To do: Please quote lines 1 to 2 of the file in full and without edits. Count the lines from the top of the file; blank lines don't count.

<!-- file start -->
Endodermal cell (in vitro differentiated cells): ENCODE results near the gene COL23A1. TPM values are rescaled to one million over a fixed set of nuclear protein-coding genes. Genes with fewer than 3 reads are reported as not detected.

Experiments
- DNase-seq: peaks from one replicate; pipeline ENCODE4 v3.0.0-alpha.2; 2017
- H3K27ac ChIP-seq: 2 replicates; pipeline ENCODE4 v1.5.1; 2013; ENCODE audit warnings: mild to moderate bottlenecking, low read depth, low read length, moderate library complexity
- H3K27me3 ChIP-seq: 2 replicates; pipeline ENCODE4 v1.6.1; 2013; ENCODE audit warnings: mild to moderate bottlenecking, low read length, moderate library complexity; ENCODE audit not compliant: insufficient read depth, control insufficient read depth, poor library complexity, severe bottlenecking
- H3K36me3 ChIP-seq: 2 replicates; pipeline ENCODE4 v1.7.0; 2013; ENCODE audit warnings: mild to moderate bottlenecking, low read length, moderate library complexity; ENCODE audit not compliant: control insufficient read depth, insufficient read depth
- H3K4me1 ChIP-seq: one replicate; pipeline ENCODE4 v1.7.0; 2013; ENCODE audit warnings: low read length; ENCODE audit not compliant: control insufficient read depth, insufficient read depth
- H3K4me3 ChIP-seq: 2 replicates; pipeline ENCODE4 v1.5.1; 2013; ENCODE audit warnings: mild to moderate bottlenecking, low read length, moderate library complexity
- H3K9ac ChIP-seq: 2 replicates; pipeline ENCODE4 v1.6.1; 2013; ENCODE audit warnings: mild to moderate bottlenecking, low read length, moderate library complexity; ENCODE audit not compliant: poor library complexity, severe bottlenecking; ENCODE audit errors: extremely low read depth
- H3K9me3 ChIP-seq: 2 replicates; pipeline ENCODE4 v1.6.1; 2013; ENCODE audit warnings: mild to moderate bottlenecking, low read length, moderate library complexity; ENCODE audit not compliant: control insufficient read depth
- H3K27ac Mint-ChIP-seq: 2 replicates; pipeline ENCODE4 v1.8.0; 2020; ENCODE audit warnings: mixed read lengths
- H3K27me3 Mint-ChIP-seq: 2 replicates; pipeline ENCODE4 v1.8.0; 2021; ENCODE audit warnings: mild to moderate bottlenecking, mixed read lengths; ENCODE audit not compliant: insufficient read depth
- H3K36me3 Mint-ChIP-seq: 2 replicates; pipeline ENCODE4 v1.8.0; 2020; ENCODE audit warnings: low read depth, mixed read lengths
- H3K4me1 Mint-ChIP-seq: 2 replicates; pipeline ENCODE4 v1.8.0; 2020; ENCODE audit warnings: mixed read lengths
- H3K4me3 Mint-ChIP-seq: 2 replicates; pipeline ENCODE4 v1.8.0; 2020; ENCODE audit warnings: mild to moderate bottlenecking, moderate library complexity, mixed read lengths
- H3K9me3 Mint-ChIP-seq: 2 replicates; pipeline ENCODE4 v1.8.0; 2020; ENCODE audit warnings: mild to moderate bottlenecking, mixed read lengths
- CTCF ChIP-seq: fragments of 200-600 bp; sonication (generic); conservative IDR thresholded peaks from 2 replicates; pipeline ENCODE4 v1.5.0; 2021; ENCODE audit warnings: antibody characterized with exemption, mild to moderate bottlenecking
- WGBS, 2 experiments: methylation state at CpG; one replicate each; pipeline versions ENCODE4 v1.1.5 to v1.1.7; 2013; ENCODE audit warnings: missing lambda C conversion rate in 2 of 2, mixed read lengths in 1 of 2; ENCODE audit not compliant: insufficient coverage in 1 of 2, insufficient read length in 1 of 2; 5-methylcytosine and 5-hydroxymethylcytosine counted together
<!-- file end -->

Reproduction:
Endodermal cell (in vitro differentiated cells): ENCODE results near the gene COL23A1. TPM values are rescaled to one million over a fixed set of nuclear protein-coding genes. Genes with fewer than 3 reads are reported as not detected.

Experiments